Marihuana Grafitti. Image: Benzene Aseel/Flickr
This article was originally published by The Conversation on 22 October, 2015.
After Uruguay courageously legalised the use of cannabis under a new drug policy, could Iran be the next country to make it legal? From the outside, the image of Iran as retrograde and inherently conservative hardly fits with the reality of a more dynamic domestic political debate within. But drug policy is one of the areas of debate in which the Islamic Republic has produced some interesting, yet paradoxical, policies.
Iran has a conspicuous drug addiction problem – which officially accounts for more than 2m addicts (though unofficial figures put this as high as 5-6m). Drug traffickers risk harsh punishments that include the death penalty. Yet Iran also has very progressive policies towards drug addiction, which include distribution of clean needles to injecting drug users, methadone substitution programmes (also in prisons) and a vast system of addiction treatment. » More
Flag of Oman. Source: Flickr Groundhopping Merseburg
This article was originally published by Gulf State Analytics on 24 September, 2015.
Recent reports suggest that officials in the Sultanate of Oman and the Islamic Republic of Iran have given the go-ahead for the rumored 173-mile underwater gas pipeline connecting the two nations. As of March 2013, only an “understanding” had been reached. The new reports raise clear implications for the wider Gulf region, particularly Saudi Arabia.
For decades, and especially since the “Arab Spring” uprisings several years ago, Saudi Arabia has attempted to bind its smaller Gulf neighbors in a tight bloc to counter perceived Iranian aggression. On numerous occasions, Riyadh has provided military and economic support for its fellow Gulf Cooperation Council (GCC) states. The Saudis have also pushed for the establishment of a Gulf union comprising the Council’s six member states. The kingdom’s objective has been to further bind the GCC together in a united political and economic front vis-à-vis Iran. » More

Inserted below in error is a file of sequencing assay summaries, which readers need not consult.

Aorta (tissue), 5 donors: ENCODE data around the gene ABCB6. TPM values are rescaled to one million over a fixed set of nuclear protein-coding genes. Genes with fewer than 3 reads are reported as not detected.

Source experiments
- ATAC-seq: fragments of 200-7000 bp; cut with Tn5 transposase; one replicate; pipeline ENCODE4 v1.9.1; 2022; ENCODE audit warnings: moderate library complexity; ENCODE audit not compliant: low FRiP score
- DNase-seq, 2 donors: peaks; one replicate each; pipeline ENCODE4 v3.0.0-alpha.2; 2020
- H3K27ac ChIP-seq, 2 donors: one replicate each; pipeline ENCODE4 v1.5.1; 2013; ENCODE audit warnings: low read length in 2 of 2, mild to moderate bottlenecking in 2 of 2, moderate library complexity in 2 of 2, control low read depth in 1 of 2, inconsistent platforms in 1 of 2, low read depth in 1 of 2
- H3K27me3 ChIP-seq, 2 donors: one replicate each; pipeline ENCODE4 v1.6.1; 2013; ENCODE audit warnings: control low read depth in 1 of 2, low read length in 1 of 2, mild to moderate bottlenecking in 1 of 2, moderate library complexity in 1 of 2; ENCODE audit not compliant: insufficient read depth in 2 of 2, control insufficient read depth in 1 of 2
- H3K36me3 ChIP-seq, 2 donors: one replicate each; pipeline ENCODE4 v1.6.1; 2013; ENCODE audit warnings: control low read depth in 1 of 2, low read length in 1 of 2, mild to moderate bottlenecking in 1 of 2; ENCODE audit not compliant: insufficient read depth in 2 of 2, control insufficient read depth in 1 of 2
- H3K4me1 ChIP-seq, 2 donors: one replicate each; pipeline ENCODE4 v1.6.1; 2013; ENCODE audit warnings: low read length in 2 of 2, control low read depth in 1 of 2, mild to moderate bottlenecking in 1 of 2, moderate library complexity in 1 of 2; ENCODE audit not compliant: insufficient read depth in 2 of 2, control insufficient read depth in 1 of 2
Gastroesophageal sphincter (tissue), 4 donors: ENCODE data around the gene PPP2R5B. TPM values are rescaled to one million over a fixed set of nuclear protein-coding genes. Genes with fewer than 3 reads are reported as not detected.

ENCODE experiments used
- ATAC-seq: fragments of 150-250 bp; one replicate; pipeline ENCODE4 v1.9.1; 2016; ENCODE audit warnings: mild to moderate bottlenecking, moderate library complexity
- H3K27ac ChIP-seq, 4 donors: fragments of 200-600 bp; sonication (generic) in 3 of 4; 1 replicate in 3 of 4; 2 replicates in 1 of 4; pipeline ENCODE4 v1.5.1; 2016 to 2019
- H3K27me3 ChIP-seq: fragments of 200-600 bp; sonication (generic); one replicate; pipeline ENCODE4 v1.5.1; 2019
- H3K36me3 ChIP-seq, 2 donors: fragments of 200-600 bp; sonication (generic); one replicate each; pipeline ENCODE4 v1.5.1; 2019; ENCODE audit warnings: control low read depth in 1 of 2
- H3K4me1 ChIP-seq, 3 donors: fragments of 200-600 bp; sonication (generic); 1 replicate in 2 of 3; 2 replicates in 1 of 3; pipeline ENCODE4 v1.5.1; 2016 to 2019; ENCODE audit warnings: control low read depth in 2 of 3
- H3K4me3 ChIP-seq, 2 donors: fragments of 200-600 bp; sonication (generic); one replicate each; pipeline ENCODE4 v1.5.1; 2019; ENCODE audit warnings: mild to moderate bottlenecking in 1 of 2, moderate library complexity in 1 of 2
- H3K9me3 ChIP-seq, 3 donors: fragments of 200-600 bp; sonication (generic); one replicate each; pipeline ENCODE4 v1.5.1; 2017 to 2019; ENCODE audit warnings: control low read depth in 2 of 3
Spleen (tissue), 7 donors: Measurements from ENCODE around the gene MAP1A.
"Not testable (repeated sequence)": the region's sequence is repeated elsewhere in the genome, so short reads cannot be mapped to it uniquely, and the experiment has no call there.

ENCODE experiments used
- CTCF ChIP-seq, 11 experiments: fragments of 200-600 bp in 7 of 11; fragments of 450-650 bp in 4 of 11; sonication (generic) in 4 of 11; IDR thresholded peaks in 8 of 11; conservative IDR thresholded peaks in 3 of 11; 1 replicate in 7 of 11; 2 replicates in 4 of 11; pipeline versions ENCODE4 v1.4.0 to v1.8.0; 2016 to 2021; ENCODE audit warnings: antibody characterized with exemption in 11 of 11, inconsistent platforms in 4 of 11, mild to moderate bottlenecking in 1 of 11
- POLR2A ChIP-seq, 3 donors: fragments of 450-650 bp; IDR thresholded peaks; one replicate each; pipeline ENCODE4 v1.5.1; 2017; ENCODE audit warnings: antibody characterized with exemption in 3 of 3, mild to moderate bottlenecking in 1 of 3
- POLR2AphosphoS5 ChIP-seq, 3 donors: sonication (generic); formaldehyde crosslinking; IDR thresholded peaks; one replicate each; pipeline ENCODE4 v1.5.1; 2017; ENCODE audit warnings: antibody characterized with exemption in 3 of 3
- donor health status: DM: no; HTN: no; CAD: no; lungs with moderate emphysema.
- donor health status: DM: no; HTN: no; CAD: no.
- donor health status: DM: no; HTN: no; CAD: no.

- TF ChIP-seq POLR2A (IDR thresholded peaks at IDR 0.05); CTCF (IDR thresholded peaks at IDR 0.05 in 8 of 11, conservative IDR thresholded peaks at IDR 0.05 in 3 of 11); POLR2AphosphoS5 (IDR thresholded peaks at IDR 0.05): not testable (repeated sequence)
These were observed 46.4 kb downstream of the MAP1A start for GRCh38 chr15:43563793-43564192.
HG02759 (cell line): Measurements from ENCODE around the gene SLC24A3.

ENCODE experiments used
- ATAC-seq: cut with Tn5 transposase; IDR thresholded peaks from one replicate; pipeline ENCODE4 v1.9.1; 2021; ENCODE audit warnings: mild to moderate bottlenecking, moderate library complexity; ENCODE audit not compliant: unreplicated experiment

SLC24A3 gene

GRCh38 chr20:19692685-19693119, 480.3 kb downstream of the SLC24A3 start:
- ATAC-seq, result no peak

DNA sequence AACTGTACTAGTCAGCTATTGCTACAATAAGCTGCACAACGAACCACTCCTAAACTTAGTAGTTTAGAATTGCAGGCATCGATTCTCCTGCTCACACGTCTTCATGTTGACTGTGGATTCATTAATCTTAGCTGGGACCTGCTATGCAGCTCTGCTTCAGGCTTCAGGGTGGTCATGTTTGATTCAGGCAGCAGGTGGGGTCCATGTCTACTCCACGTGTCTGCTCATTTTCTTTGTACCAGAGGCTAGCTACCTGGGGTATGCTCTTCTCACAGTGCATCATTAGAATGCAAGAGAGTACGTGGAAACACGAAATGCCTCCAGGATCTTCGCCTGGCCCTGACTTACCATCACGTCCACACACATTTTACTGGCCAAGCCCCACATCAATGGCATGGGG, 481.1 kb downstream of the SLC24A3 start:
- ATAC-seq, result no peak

President Obama meeting leaders of the Gulf nations at Camp David. Image: Pete Souza/Wikimedia
This article was originally published by the European Council on Foreign Relations on 13 August, 2015.
In its relentless opposition to the Joint Comprehensive Plan of Action (JCPOA), the nuclear agreement between Iran and the world powers that was signed on 14th July, Israel has argued that the deal would pose a grave danger to the entire region. Israel’s case against the nuclear deal with Iran has shifted away from attacks on the substantive terms to focus on its regional implications. Prime Minister Benjamin Netanyahu has repeatedly outlined that Saudi Arabia and the other Gulf States are at least as concerned as it is regarding the dangers of the nuclear deal, and the possibility that Tehran will use the lifting of sanctions to cause mayhem throughout the Middle East. Now, Israel’s case has been dealt a serious blow with the public backing, albeit cautious, of the Arab Gulf States for the Iran nuclear deal. » More